Short Cuts America: il blog di Arnaldo Testi

Politica e storia degli Stati Uniti

The flag, government, and freedom of conscience (the Barnette case, 1943)

5949d01145883.imageExcerpts from Arnaldo Testi, Capture the Flag: The Stars and Stripes in American History, New York University Press, 2010, pp. 47-49

The rituals surrounding the Stars and Stripes are quite recent. The shaping of their features, so highly infused with civil religiosity, has elicited many a conflict that has involved the citizens’ civic and religious beliefs, the role of religion in public life, and the country’s most sacred institutions. The school ceremonies of saluting the flag and reciting the Pledge of Allegiance have been one of the main causes of these conflicts.

The hostilities were begun in the 1930s by the Jehovah’s Witnesses, a millenarian church that refuses any act of loyalty to secular governments, only recognizes the Kingdom of Christ, and interprets the precepts of the Bible literally. A Pennsylvania family of Witnesses refused to allow their children to take part in those ceremonies, then compulsory in the state’s schools, because they contradicted the biblical prohibition of worshipping images (Exodus 20:4 – 5). The children were expelled, and the episode gave rise to a court case centered on the Bill of Rights of the Constitution, in particular on the First Amendment, which prohibits the government from establishing an official religion and guarantees the right of individuals to the free exercise of their beliefs. The case reached the federal Supreme Court.

At first the justices, with a majority of eight to one, said that the Jehovah’s Witnesses were in the wrong. In the decision Minersville School District v. Gobitis (1940), they maintained that states have the authority to provide for schoolchildren’s civic education using whatever means they deem most appropriate and that these means cannot be called into question even by the Court itself. The oath and the salute to the flag come within this jurisdiction and do not violate any constitutional rights. Religious beliefs cannot exempt an individual from obeying a general law that does not aim at promoting or hindering a faith but rather aims at inspiring feelings of national cohesion. “The flag is the symbol of our national unity, transcending all internal differences,” stated the Court, and “national unity is the basis of national security.” The justices, in effect, were saying that civic obligations are superior to religious ones and that the common civil cult of the flag is superior to the various religious cults present in society. The call to unity and national security was quite strong in 1940, when the Second World War was already under way and the United States was rearming. To many Americans it seemed that patriotism should take precedence over everything and against everyone.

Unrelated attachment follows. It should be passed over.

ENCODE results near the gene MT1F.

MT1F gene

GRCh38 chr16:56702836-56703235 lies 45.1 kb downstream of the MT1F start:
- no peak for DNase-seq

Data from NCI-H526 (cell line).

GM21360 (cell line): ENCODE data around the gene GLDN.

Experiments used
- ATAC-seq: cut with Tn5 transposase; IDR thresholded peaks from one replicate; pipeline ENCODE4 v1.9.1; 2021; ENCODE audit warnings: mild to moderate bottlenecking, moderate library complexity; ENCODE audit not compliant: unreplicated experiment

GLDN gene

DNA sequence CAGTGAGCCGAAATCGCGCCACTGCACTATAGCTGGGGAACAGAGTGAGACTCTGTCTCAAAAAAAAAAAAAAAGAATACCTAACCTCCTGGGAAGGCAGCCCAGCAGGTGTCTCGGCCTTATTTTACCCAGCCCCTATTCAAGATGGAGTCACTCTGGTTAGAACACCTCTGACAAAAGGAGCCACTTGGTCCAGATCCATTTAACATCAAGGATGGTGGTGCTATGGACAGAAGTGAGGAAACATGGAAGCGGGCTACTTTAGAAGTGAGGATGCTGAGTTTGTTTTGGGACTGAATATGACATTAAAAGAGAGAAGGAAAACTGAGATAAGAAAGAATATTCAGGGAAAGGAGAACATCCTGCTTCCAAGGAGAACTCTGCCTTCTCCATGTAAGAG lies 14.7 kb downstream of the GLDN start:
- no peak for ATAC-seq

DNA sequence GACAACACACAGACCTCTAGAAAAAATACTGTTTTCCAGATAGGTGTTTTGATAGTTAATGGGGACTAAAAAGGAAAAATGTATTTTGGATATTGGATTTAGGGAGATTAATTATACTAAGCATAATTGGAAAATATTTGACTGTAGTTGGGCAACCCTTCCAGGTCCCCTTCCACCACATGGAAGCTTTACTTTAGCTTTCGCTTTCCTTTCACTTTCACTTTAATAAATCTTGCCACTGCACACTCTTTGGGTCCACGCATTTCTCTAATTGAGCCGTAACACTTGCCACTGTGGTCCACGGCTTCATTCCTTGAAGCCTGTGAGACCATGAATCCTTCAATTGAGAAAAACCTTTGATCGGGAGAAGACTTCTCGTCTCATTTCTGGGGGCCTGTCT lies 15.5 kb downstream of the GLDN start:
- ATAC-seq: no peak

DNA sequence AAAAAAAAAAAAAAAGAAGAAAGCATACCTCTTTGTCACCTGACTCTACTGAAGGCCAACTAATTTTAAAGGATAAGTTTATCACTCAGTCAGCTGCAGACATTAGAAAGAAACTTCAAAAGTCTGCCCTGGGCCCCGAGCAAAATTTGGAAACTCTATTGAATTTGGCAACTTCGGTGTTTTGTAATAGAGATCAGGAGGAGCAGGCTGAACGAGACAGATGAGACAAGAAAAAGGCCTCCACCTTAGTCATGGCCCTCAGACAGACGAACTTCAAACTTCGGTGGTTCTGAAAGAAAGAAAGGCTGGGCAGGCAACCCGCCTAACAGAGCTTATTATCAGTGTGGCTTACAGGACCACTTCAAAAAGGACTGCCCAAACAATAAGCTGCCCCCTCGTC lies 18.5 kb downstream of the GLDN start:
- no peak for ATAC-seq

Against the Jehovah’s Witnesses, who refused to compromise, there were acts of state repression and hostility on the part of public opinion, especially after the country actually entered the war. Other pupils were expelled; some were subjected to physical threats. The situation was becoming dangerous. The Court agreed to discuss a second similar case, and this time, in its decision in West Virginia Board of Education v. Barnette (1943), it overturned its previous ruling. With a majority of six to three, it concluded that the Pledge of Allegiance and the flag salute are a coercion and, if compulsory, are unconstitutional. These rituals cannot be but voluntary, and that is how they are today. Even in states that provide for them by law, there is no obligation to participate either for teachers or for students.

A few things had changed in the Supreme Court. There were two new justices, who had just been appointed by President Franklin D. Roosevelt; and Justice Harlan Fiske Stone, the only one who had been opposed to the majority decision in the Gobitis case, had become chief justice. Other things had changed in society; the antifascist war had increased sensitivity to forms of intolerance and ideological discipline that were typical of the enemy regimes. Precisely recalling the tragic experiences of “our present totalitarian enemies,” the Court maintained that the First Amendment, always and under any circumstances, protects individuals’ freedom of conscience, even against the states’ civic education programs, even in times of national emergency and heightened patriotism. The ruling, written by Justice Robert H. Jackson (one of the recently appointed justices, who was subsequently the prosecuting attorney in the Nuremberg trials against the Nazi war criminals), contains resounding statements that today still find an echo in the public debate:

Those who begin coercive elimination of dissent soon find themselves exterminating dissenters. Compulsory unification of opinion achieves only the unanimity of the graveyard.

There is no mysticism in the American concept of the State or of the nature or origin of its authority. We set up government by consent of the governed, and the Bill of Rights denies those in power any legal opportunity to coerce that consent. Authority here is to be controlled by public opinion, not public opinion by authority.

If there is any fixed star in our constitutional constellation, it is that no official, high or petty, can prescribe what shall be orthodox in politics, nationalism, religion, or other matters of opinion or force citizens to confess by word or act their faith therein.


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